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Vic Carucci's Take Five: Bills' sorry passing attack starts with terrible run game

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Here are my five takes on the Buffalo Bills at the bye:

1. Running on empty. Discussion about the struggles of the passing game are warranted, but they obscure the real problem with the Bills' offense. And that is the disaster that has been their rushing attack.

Until it improves significantly, the passing game and the offense as a whole will continue to be a (non-running) joke.

The Bills' offensive scheme is designed to set up the pass with the run. That hasn't come remotely close to happening since the season-opening victory against the New York Jets. Therefore, opponents can freely crowd the line on early downs, often put the offense in unfavorable down-and-distance situations on third down, and clamp down on sub-standard passing by Tyrod Taylor and a receiving corps that has gone from bad to worse due to injuries.

Harsh realities about the Bills' ground game have surfaced through the 3-2 start, beginning with the fact that although the talent is mostly the same, this is a different offense than the one that led the league in rushing the past two seasons because:

  • The line isn't built to handle the wide-zone blocking implemented by offensive coordinator Rick Dennison. Asking the group to mainly move laterally in unison to create cutback lanes for LeSean McCoy to find is trending toward a bad fit rather than something that simply needs more time to learn. And that goes for McCoy as much as it does for the linemen.
  • At 29, McCoy seems to be showing some natural decline as a featured runner. He's also showing natural frustration that is only going to intensify as long as the hard times continue. His backup, Mike Tolbert, is a power runner limited to short-yardage/goal-line situations. The Bills need another explosive alternative to help give McCoy a blow and keep opponents off-balance, and they don't have one.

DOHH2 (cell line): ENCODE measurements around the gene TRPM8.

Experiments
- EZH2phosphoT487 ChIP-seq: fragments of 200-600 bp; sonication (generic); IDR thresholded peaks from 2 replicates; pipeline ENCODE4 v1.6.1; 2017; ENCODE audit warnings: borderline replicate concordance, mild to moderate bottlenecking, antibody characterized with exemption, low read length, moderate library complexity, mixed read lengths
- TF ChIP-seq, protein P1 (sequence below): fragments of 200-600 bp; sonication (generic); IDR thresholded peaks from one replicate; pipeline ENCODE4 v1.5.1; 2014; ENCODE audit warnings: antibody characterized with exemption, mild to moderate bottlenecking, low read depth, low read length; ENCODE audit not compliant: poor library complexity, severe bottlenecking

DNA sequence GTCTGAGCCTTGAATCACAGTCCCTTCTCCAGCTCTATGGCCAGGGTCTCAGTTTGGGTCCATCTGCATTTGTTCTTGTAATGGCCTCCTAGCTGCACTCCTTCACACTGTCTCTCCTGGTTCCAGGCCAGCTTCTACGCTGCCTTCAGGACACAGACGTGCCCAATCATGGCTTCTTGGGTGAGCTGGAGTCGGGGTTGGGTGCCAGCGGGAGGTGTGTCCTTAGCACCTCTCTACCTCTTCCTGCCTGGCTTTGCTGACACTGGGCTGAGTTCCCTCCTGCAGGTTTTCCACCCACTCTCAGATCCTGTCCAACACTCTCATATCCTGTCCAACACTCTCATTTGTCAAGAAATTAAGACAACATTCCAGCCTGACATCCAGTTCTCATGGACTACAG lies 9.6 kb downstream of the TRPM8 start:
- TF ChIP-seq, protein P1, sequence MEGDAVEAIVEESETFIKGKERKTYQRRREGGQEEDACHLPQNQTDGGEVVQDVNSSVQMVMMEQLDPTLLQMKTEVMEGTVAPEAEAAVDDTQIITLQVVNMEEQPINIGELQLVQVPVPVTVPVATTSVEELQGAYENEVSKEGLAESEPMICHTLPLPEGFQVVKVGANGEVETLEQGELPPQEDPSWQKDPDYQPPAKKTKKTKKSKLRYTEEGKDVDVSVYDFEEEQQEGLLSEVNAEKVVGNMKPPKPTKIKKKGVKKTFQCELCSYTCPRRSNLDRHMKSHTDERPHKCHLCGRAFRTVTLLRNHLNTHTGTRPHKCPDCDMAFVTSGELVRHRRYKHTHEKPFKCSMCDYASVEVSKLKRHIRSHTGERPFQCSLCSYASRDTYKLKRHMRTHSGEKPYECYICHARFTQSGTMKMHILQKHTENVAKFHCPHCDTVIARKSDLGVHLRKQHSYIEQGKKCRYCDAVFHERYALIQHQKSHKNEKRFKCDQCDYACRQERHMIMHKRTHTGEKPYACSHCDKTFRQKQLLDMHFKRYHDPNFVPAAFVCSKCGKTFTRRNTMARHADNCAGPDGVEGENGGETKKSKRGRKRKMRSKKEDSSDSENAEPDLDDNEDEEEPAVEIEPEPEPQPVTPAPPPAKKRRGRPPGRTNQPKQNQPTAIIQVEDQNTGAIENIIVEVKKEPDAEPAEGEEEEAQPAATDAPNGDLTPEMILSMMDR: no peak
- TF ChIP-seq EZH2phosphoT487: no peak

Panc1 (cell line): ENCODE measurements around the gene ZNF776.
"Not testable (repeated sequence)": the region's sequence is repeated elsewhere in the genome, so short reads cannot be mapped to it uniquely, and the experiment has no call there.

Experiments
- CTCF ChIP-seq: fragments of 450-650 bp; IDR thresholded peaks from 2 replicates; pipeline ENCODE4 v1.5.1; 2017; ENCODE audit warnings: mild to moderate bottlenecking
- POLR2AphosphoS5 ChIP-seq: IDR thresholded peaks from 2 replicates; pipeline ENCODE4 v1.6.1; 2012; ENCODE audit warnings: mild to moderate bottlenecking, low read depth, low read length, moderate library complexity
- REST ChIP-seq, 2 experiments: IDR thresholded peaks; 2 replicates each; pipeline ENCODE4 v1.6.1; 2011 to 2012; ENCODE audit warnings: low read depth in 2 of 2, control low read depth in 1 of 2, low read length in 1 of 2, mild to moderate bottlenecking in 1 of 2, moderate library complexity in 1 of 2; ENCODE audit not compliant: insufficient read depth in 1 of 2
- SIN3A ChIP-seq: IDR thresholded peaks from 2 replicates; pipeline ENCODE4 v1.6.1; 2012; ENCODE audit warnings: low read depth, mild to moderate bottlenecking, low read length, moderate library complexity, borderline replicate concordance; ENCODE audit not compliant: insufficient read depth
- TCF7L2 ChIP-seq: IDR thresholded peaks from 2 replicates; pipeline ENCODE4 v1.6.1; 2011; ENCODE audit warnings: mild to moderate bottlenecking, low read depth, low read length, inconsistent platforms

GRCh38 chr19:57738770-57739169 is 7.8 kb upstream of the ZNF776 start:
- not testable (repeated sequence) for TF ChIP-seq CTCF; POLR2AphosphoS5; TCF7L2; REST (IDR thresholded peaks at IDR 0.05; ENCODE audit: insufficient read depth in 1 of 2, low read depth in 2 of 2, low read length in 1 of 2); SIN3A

• There isn't a whole lot the Bills can do to make their offensive line stronger. Replacing Cordy Glenn with rookie Dion Dawkins at left tackle might be a step in the right direction for the run game, but he's a liability in pass protection, at least in the early stages of his career. John Miller was losing too many one-on-one battles at right guard, but Vlad Ducasse didn't represent all that much of an upgrade. When do the Bills start doing something with the offseason investment they made to retain Ryan Groy, who seemingly couldn't do much worse at right guard?

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2. Who steps up at tight end? The indefinite loss of Charles Clay to a knee injury he suffered in last Sunday's loss at Cincinnati is going to make the already difficult challenge of trying to move the ball through the air that much harder.

Nick O'Leary has shown that he has reliable hands and runs excellent routes. One of the knocks on him early in his career was a lack of bulk and strength, which allowed even smaller defenders to have little problem handling him physically as he came off the line.

He has since added weight and while that has helped him deal with blocking and getting into his routes, it also has taken away from his speed. O'Leary isn't going to give the Bills that breakaway threat Clay provided on seam routes and in one-on-one matchups outside.

Logan Thomas has the size, speed and athleticism to eventually become a pass-catching factor at the position as he grows more comfortable in the NFL. After all, he only had his first catch in the league last Sunday.

3. Is the defense really good or really fortunate? It's a little of both.